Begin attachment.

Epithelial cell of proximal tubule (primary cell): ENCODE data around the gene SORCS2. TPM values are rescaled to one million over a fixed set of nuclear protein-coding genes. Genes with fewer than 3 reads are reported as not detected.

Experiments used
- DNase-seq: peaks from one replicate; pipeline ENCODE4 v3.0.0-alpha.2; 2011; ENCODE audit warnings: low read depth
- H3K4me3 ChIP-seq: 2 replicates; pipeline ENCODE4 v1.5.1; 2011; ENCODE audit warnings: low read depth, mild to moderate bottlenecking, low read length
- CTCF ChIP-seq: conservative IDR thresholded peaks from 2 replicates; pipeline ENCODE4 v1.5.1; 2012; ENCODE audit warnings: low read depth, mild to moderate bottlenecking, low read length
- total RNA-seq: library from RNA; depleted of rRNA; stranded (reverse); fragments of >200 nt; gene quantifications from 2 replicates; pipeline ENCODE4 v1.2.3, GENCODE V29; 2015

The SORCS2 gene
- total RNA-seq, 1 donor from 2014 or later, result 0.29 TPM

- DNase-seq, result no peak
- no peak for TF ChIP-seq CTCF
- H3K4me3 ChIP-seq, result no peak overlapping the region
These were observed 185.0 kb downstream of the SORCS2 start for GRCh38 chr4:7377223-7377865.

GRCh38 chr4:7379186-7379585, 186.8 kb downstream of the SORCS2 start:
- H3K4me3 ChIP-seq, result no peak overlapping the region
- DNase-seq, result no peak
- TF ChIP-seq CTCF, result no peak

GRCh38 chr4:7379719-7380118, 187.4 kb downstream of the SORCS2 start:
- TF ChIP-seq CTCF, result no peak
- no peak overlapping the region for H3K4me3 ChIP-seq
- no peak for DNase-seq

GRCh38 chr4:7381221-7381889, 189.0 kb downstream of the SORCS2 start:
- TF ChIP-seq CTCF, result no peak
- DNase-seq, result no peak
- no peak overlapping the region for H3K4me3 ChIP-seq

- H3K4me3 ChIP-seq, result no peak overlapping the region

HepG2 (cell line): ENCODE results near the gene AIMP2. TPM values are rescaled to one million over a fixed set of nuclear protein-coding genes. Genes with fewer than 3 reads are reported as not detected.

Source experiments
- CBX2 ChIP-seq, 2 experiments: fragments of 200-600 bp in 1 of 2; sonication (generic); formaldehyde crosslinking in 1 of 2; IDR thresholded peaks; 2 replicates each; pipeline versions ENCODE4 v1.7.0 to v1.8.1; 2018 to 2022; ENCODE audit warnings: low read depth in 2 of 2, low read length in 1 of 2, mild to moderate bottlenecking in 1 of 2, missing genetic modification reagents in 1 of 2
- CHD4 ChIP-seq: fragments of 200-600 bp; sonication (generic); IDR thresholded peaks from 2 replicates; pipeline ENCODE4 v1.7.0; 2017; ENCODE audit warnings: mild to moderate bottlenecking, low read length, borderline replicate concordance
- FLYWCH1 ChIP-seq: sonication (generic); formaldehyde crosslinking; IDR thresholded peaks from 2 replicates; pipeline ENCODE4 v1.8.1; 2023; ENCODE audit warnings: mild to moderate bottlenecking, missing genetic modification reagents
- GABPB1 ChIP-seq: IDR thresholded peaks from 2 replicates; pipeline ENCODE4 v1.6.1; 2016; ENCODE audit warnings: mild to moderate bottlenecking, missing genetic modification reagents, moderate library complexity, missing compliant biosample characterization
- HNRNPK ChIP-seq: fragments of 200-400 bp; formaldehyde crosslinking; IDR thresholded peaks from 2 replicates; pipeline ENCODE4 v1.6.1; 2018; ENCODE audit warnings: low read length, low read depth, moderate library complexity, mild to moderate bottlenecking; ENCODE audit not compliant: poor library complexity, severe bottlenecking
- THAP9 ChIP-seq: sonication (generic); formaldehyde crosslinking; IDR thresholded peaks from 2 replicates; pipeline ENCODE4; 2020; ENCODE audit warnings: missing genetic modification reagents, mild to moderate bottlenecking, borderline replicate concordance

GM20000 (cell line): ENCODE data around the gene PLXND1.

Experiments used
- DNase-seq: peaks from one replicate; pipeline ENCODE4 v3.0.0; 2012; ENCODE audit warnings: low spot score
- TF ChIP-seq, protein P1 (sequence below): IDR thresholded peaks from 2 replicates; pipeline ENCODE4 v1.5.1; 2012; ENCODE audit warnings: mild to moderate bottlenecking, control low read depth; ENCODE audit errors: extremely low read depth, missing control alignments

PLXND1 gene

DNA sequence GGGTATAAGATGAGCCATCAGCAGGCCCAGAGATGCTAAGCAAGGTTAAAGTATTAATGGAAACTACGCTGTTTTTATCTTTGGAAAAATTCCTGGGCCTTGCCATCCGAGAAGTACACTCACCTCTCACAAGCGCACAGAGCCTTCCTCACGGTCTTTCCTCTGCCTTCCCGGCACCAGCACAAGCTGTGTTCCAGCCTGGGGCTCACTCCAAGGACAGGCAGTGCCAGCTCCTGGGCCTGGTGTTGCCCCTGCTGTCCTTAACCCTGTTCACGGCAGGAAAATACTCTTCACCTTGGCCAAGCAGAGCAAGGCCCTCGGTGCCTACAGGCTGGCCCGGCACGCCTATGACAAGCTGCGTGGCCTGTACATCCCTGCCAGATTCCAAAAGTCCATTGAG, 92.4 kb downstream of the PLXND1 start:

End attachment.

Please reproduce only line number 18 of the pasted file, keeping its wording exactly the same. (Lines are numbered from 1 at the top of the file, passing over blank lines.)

- TF ChIP-seq CTCF, result no peak